Science at Bitham Brook is taught as a discrete subject linking to other subjects where appropriate. These links are carefully considered to ensure that children have all the knowledge they need to be successful in science. For example, they do not measure in science until they have learnt how to do this correctly in maths. As a core subject two hours of curriculum time is given to science each week.
The science curriculum has been designed with the knowledge at its centre. The schools programme of study focuses on the following forms, or categories, of knowledge.
Substantive knowledge –this equates to the scientific knowledge and conceptual knowledge set out in the national curriculum. Substantive knowledge is the product of science. This type of knowledge can typical be described as ‘I know that…
Procedural knowledge is the knowledge exercised in the performance of a task. This type of knowledge can typical be described as ‘I know how to…
Disciplinary knowledge – for the purposes of the Science POS, this equates to the ‘working scientifically’ section of the National Curriculum. This section sets out what pupils need to know about how science establishes and refines scientific knowledge. Disciplinary knowledge is often composite in nature in that they are tasks or skills that require a number of different building blocks of component knowledge in order to perform them.
The curriculum has then been carefully sequenced to create an interplay between substantive and disciplinary knowledge. This ensures that pupils not only know ‘the science’; they also get a sense of how the evidence for it was established and build their understanding of how to think scientifically. Pupils will always learn the substantive knowledge before engaging in disciplinary practices.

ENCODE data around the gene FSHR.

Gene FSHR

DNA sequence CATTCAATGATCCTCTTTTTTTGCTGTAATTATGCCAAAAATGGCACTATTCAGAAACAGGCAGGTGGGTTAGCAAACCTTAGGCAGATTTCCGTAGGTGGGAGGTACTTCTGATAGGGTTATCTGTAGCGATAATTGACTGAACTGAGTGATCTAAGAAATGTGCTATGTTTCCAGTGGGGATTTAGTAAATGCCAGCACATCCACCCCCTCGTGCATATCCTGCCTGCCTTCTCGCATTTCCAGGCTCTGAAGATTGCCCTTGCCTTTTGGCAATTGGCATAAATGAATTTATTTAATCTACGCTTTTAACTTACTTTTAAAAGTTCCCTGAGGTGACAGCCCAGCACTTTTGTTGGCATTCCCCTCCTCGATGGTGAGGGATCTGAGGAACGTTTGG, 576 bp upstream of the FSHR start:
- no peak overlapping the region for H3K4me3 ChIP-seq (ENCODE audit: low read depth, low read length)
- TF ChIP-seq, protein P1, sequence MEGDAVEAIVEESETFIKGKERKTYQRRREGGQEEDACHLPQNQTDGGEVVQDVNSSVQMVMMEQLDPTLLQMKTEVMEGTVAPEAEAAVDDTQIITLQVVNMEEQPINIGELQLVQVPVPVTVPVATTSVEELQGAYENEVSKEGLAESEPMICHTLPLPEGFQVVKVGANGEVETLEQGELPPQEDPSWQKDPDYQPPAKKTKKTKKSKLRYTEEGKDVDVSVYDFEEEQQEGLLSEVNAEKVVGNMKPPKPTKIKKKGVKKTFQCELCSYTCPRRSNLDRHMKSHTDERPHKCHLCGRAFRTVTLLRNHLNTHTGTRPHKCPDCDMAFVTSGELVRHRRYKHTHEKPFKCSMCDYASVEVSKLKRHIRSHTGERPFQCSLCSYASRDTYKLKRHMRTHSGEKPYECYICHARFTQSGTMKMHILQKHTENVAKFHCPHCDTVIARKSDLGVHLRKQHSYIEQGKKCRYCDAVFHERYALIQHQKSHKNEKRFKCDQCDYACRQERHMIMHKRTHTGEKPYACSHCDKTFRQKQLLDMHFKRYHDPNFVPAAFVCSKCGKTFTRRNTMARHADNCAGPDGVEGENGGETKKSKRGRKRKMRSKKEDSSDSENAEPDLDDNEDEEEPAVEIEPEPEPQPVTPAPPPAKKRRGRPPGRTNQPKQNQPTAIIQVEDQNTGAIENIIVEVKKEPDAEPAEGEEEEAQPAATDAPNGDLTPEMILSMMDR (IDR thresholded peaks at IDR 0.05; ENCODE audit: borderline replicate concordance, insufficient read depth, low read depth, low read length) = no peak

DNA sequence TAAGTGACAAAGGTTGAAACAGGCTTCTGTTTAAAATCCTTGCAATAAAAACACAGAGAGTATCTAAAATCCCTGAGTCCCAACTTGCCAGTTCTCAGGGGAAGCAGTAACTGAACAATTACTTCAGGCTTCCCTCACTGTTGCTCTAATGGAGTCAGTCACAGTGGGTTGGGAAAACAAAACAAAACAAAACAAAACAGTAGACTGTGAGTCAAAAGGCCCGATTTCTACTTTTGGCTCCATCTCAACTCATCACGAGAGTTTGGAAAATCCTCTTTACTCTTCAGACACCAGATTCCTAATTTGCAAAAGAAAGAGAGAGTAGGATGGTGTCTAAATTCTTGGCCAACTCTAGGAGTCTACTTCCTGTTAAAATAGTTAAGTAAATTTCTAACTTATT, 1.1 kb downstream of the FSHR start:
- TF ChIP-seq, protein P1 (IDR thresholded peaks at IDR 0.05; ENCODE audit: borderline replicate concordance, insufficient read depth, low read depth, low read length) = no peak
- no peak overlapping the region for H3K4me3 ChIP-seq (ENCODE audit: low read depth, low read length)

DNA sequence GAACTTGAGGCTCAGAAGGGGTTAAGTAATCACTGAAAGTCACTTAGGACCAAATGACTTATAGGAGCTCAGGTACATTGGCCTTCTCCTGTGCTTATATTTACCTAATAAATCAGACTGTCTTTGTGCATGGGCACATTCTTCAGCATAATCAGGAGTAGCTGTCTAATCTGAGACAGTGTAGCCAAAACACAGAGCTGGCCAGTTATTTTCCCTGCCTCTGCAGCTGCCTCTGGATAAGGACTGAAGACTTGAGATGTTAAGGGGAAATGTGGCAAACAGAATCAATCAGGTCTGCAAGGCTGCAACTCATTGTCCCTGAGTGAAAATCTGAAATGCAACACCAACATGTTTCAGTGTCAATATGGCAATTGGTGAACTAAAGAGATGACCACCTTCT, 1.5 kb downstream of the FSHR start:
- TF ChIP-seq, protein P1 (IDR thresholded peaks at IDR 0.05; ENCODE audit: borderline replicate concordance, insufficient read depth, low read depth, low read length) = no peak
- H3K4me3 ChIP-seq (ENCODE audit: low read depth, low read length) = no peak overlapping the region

As children progress through the school they learn increasingly sophisticated knowledge of the products (substantive knowledge) and practices (disciplinary knowledge) of science. Pupils are not expected to acquire disciplinary knowledge simply as a by-product of taking part in practical activities. Disciplinary knowledge is taught.
The schools Science curriculum has taken the content from the National Curriculum into meaningful and connected ‘chunks’. Lessons are sequenced to build conceptual understanding and reduce the load on the working memory as well as creating coherent and strong long-term memories.
Vocabulary is vital to allow children to be able to discuss what they have learnt using scientific vocabulary. High frequency, multiple meaning words (Tier 2) are taught explicitly and help make sense of subject specific words (Tier 3). These words build progressively through the curriculum. These words can be found on the curriculum overview.
The importance of retention of knowledge is much more than just ‘in the moment knowledge’. The curriculum ensures that knowledge is built on lesson by lesson and links are made to previous learning. CUSP retrieval quizzes are used to give the children spaced retrieval practice to interrupt the process of forgetting.
During each science unit misconceptions are made explicit to pupils. Children are encouraged to draw upon substantive and disciplinary knowledge to reason and practise acquiring the conception, whilst repelling the misconceptions.